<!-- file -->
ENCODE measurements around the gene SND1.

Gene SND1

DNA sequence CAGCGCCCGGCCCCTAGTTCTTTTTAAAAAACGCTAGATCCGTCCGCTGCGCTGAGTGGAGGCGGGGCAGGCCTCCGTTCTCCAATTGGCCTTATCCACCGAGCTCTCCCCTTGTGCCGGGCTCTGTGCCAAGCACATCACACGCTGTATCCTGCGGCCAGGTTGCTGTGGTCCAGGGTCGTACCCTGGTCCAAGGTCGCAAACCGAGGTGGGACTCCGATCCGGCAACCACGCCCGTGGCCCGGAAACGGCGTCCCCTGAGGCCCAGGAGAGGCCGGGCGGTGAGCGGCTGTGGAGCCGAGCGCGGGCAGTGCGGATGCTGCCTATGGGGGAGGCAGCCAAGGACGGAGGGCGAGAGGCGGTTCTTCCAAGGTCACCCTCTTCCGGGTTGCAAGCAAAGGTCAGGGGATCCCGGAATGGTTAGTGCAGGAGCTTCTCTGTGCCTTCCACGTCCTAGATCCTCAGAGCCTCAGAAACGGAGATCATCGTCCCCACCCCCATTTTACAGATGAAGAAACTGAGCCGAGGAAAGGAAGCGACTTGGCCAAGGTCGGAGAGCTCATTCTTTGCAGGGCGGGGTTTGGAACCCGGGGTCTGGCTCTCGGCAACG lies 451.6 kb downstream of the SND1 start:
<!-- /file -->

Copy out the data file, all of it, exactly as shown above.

ENCODE measurements around the gene SND1.

Gene SND1

DNA sequence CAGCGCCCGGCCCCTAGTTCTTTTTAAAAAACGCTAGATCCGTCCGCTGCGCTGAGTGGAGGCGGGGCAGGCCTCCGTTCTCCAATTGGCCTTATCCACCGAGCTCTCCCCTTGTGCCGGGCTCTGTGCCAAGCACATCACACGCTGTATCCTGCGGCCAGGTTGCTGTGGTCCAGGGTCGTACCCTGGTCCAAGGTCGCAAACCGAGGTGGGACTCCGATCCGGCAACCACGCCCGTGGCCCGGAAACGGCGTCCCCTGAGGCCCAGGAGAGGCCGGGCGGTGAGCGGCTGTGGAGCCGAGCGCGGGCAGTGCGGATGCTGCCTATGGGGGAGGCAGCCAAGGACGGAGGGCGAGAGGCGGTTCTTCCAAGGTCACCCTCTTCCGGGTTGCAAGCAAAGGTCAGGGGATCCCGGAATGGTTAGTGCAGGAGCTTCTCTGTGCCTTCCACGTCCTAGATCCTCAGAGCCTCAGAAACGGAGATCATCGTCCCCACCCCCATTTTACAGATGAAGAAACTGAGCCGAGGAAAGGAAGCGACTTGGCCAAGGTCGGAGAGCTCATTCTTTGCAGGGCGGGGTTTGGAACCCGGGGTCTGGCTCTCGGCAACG lies 451.6 kb downstream of the SND1 start: